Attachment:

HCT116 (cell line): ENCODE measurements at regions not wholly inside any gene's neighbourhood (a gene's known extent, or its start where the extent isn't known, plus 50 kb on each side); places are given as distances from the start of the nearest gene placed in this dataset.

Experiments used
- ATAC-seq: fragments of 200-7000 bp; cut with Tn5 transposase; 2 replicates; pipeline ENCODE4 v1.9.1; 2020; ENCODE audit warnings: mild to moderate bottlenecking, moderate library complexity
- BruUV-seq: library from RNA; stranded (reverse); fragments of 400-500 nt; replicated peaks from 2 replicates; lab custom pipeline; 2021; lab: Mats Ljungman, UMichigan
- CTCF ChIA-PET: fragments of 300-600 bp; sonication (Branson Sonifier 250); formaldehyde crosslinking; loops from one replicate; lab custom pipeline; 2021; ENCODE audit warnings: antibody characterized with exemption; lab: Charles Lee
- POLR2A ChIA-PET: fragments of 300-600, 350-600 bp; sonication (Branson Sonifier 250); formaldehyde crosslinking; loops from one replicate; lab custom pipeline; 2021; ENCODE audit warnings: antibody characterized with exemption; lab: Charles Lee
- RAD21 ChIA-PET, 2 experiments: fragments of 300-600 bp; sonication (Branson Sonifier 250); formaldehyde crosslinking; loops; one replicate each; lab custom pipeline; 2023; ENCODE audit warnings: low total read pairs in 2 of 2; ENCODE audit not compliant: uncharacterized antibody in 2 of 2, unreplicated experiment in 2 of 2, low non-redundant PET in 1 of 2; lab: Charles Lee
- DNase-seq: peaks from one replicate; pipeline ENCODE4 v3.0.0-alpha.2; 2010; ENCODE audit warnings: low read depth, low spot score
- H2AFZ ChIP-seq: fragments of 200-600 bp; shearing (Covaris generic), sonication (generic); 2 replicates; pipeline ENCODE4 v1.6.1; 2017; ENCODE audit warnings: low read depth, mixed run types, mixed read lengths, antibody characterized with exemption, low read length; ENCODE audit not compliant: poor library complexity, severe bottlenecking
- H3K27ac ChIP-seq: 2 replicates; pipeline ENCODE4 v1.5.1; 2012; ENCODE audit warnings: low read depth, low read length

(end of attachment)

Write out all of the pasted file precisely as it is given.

HCT116 (cell line): ENCODE measurements at regions not wholly inside any gene's neighbourhood (a gene's known extent, or its start where the extent isn't known, plus 50 kb on each side); places are given as distances from the start of the nearest gene placed in this dataset.

Experiments used
- ATAC-seq: fragments of 200-7000 bp; cut with Tn5 transposase; 2 replicates; pipeline ENCODE4 v1.9.1; 2020; ENCODE audit warnings: mild to moderate bottlenecking, moderate library complexity
- BruUV-seq: library from RNA; stranded (reverse); fragments of 400-500 nt; replicated peaks from 2 replicates; lab custom pipeline; 2021; lab: Mats Ljungman, UMichigan
- CTCF ChIA-PET: fragments of 300-600 bp; sonication (Branson Sonifier 250); formaldehyde crosslinking; loops from one replicate; lab custom pipeline; 2021; ENCODE audit warnings: antibody characterized with exemption; lab: Charles Lee
- POLR2A ChIA-PET: fragments of 300-600, 350-600 bp; sonication (Branson Sonifier 250); formaldehyde crosslinking; loops from one replicate; lab custom pipeline; 2021; ENCODE audit warnings: antibody characterized with exemption; lab: Charles Lee
- RAD21 ChIA-PET, 2 experiments: fragments of 300-600 bp; sonication (Branson Sonifier 250); formaldehyde crosslinking; loops; one replicate each; lab custom pipeline; 2023; ENCODE audit warnings: low total read pairs in 2 of 2; ENCODE audit not compliant: uncharacterized antibody in 2 of 2, unreplicated experiment in 2 of 2, low non-redundant PET in 1 of 2; lab: Charles Lee
- DNase-seq: peaks from one replicate; pipeline ENCODE4 v3.0.0-alpha.2; 2010; ENCODE audit warnings: low read depth, low spot score
- H2AFZ ChIP-seq: fragments of 200-600 bp; shearing (Covaris generic), sonication (generic); 2 replicates; pipeline ENCODE4 v1.6.1; 2017; ENCODE audit warnings: low read depth, mixed run types, mixed read lengths, antibody characterized with exemption, low read length; ENCODE audit not compliant: poor library complexity, severe bottlenecking
- H3K27ac ChIP-seq: 2 replicates; pipeline ENCODE4 v1.5.1; 2012; ENCODE audit warnings: low read depth, low read length